Can be implemented with few CPU cycles, but requires floating/fixed point values. Be very careful with these, because they have delays! Always calculate your delays and see if it's a problem for not. E.g. if you sample at 1kHz, and you need samples at 500Hz, digital low pass filters will inflict delays in your system!

- Moving average:
Nice filter, but the implementation is not always efficient (moving the values as you did in that code).

Another one:
- To remove jitter:
Take n samples, remove the largest and smallest value, and average the remaining ones.
Costly because you need to sort your values.
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Re: Individual Sensor Filters / moving average implementation

Postby Laurent » Sat Dec 26, 2009 10:12 pm

Moving average implementation :

In some circumstances (more than x element to average) it can be faster to implement a circular buffer :

adding a value in the buffer :
Code: Select all
OneEightyDegreeTime[(SpeedPtr&0x000F)] = ThirtyDegreeTime*6;

Then you can calculate the average as alwways :
Code: Select all
ThreeSixtyDegreeAverage = 0;
for (i=0; i<16; i++)
  ThreeSixtyDegreeAverage += OneEightyDegreeTime[i];
ThreeSixtyDegreeAverage = ThreeSixtyDegreeAverage >> 3;

Note that the array indexing takes some instructions, so it's not always more efficient than Chris's implementation (better check assembler file to find out).
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Re: Individual Sensor Filters / low pass filter implementation

Postby Laurent » Sat Dec 26, 2009 10:45 pm

if you just need a "pre" lowpass filter, you can easily avoid float / fixed point by choosing good coeficient :

Code: Select all
FilteredVal = (NewVal * 1 + FilteredVal * 3) >> 2;

you can play with the coeficient, but keep their sum equal to a power of 2

Sidenote :
mul by 3 can be written as (val+val<<1)
Same can be applied to, for example, mul by 15 : (val<<4 - val)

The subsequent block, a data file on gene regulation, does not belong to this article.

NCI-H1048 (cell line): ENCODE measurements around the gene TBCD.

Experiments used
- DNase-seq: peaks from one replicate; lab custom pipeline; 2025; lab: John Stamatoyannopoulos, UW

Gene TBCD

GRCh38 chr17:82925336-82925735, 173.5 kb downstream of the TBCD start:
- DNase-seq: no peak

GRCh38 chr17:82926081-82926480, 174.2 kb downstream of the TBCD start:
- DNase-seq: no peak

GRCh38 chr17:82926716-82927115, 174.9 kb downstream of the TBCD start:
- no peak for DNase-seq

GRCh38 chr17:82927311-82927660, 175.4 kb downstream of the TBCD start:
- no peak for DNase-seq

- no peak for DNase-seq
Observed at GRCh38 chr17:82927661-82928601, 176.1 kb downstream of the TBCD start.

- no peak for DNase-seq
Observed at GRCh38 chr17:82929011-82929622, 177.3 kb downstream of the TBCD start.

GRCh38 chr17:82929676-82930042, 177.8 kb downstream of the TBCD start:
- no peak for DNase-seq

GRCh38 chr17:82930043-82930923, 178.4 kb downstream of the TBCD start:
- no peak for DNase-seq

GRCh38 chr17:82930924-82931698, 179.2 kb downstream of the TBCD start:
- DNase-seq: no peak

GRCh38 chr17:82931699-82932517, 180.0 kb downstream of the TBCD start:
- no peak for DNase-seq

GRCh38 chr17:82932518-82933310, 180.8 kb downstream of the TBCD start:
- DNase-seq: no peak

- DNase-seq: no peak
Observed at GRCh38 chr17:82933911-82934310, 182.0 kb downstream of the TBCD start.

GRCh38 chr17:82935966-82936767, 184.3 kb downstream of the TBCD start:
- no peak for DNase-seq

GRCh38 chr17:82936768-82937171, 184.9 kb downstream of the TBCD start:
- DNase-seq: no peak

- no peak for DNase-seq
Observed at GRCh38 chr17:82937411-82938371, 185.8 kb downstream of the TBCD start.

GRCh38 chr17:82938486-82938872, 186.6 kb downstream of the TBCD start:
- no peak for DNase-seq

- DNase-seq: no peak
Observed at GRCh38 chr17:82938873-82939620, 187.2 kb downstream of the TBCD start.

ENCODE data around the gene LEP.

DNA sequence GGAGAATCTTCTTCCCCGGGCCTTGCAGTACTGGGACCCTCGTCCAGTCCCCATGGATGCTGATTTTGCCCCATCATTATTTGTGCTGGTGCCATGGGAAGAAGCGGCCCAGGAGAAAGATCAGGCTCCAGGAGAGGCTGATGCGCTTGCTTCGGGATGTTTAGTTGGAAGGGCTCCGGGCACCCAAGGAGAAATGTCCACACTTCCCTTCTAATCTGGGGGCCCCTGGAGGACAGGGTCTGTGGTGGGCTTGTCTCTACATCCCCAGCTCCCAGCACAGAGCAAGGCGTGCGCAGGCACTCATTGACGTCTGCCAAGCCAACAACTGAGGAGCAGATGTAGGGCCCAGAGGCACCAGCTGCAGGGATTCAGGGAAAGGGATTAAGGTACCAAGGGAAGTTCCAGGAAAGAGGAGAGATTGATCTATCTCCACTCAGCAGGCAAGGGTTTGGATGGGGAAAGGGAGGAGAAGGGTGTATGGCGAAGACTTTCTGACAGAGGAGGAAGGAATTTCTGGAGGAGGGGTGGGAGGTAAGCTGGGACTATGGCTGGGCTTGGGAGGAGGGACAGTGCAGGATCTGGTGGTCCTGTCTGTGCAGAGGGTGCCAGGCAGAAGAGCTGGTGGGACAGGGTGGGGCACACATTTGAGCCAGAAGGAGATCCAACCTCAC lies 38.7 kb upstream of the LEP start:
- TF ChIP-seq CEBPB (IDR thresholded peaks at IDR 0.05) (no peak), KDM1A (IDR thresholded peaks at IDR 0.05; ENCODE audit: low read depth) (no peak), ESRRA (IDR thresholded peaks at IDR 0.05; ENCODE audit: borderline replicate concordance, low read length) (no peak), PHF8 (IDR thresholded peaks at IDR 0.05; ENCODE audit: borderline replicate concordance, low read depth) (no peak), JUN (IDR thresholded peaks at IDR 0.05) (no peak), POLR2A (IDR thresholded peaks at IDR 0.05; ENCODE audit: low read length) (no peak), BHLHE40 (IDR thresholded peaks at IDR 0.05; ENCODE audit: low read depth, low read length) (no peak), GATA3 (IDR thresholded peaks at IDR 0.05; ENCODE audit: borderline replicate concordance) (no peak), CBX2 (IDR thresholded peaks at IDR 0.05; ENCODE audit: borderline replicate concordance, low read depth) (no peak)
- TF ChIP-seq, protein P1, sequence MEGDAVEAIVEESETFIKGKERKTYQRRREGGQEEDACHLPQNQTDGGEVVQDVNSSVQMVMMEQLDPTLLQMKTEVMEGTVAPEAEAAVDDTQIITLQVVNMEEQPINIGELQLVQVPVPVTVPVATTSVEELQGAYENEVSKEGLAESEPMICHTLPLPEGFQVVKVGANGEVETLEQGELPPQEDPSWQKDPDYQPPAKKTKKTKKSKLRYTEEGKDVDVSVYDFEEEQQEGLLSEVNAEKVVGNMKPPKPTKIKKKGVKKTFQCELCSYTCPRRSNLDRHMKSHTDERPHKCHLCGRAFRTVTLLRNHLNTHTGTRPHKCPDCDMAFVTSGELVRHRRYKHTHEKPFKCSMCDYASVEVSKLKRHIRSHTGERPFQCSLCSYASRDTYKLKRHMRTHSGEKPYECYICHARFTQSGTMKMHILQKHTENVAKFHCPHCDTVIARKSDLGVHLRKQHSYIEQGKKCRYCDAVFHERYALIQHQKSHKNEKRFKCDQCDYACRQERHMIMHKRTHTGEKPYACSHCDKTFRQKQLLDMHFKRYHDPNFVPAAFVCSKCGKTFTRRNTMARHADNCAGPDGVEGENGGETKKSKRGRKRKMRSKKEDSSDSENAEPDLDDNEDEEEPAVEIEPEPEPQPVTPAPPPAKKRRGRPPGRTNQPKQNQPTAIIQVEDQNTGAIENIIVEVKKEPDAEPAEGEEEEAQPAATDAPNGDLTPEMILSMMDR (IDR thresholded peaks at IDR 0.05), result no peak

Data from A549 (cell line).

With this you can achieve a very low pass filter that run pretty fast :
Code: Select all
FilteredVal = ( NewVal + (FilteredVal<<4 - FilteredVal) ) >> 4;

Just make sure you take care of overflow (ie avoid them).
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Re: Individual Sensor Filters

Postby Goldfinch » Fri Mar 19, 2010 7:46 pm

It looks like alpha-beta filter! I think that for MEMS data the moving average filter is sufficient and simple in implementation with only one multiply and one sum per iteration. Mathworks Simulink has a great feature to generate c-code for filters (by visual scheme), but it is very expensive.
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Re: Individual Sensor Filters

Postby hibaaryan » Tue Jan 13, 2015 9:12 am

about your roll example: if your aileron isn't moving enough, you should increase the "P" (of the PID-tab) of the roll 2 aileron group. It shouldn't be it's maximum position. This would be too much. If you fly your plane manually, you never give full aileron deflections as well :-)
The "max roll angle", is the maximum angle of your plane. If it's 45°, your plane will never have a roll angle of over 45° (in both stabilized and navigation mode).
As a rule of thumb I can say that the aileron deflection in stabilized mode is usually less than you would expect. On a fast funjet it is only a few millimeters.